Just a Girl: A True Sto­ry of World War II

Lia Levi; Jess Mason, illus.; Sylvia Noti­ni, trans. 

  • Review
By – August 9, 2022

Lia Levi grew up in Italy with lov­ing par­ents and two younger sis­ters. In this sim­ple and effec­tive mem­oir, she recounts for young read­ers of today what life was like dur­ing the years 1938 – 1942. When Mus­soli­ni decid­ed Jew­ish chil­dren could no longer attend school, Levi was sent to a Jew­ish school instead; but as the stric­tures grew more oppres­sive and her father lost his job, the fam­i­ly was forced to move from city to city, even­tu­al­ly land­ing in Rome where Levi, her sis­ters, and her moth­er had no choice but to pose as Chris­tians. They lived in a con­vent where nuns shel­tered them and kept them safe until their lib­er­a­tion by Amer­i­can soldiers.

Levi looks back on those years from an adult van­tage point and inserts notes explain­ing the his­to­ry of the times. She assures the read­er at each turn that for this fam­i­ly, at least, things will work out. Despite her con­sol­ing, how­ev­er, there are moments in the book when the war looms large, as when Lia and her sis­ters must shel­ter in a bomb-proof base­ment while hear­ing the loud booms of air bat­tle above.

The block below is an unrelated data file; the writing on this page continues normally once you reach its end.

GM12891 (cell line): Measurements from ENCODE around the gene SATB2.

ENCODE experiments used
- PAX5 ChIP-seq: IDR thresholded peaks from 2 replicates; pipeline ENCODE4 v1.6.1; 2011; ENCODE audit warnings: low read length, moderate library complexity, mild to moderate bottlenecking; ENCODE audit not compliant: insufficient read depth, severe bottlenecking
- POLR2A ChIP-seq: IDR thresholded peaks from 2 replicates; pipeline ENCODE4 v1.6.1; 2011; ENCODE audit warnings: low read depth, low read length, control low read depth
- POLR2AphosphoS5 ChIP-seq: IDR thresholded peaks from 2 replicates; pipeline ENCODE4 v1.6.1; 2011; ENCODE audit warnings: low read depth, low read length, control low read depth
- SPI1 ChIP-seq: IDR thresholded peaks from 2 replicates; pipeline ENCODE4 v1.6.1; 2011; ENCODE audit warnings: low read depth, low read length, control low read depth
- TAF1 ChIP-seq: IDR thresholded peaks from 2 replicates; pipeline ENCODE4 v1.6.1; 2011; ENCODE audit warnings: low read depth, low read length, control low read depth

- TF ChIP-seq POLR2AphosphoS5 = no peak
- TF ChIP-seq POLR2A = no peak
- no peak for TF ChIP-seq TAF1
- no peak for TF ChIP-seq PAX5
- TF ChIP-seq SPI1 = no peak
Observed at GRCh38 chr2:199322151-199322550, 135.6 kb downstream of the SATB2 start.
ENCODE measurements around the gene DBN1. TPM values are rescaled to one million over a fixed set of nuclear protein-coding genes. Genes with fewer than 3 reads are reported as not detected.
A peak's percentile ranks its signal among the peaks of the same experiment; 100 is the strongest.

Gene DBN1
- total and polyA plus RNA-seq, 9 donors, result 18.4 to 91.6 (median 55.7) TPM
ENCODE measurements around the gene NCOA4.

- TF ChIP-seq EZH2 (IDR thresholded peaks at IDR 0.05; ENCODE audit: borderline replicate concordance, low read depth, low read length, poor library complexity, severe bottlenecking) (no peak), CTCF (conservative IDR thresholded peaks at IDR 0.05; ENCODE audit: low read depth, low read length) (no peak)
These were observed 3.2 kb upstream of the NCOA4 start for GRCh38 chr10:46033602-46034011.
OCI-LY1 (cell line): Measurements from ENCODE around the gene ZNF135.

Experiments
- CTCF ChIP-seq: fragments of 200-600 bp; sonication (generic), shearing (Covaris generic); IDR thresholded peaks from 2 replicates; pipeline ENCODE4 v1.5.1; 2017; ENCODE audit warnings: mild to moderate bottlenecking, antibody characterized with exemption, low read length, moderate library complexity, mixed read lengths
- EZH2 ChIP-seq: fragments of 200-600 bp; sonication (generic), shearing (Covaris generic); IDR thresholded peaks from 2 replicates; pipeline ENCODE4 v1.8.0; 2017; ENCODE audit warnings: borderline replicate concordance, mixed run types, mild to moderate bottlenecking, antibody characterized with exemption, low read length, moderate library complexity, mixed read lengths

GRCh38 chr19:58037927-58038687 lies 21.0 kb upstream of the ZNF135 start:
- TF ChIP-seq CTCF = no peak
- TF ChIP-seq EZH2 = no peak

The nar­ra­tive is accom­pa­nied by full-page black-and-white illus­tra­tions invok­ing the dai­ly life Levi led, the char­ac­ters’ cloth­ing and facial expres­sions adding to the sto­ry’s immediacy.

Post-war life had its dif­fi­cul­ties, and read­just­ment was no easy task, but Levi and her fam­i­ly grad­u­al­ly rebuilt their lives. In an after­word, the author explains to her read­ers why it is impor­tant to remem­ber the past, even the painful parts, and why it is imper­a­tive to fight racism in all its forms. She adds a note of appre­ci­a­tion to the Amer­i­can sol­diers who were their lib­er­a­tors and reminds Amer­i­can chil­dren to appre­ci­ate their coun­try for the free­doms it provides.

Michal Hoschan­der Malen is the edi­tor of Jew­ish Book Coun­cil’s young adult and children’s book reviews. A for­mer librar­i­an, she has lec­tured on top­ics relat­ing to lit­er­a­cy, run book clubs, and loves to read aloud to her grandchildren.

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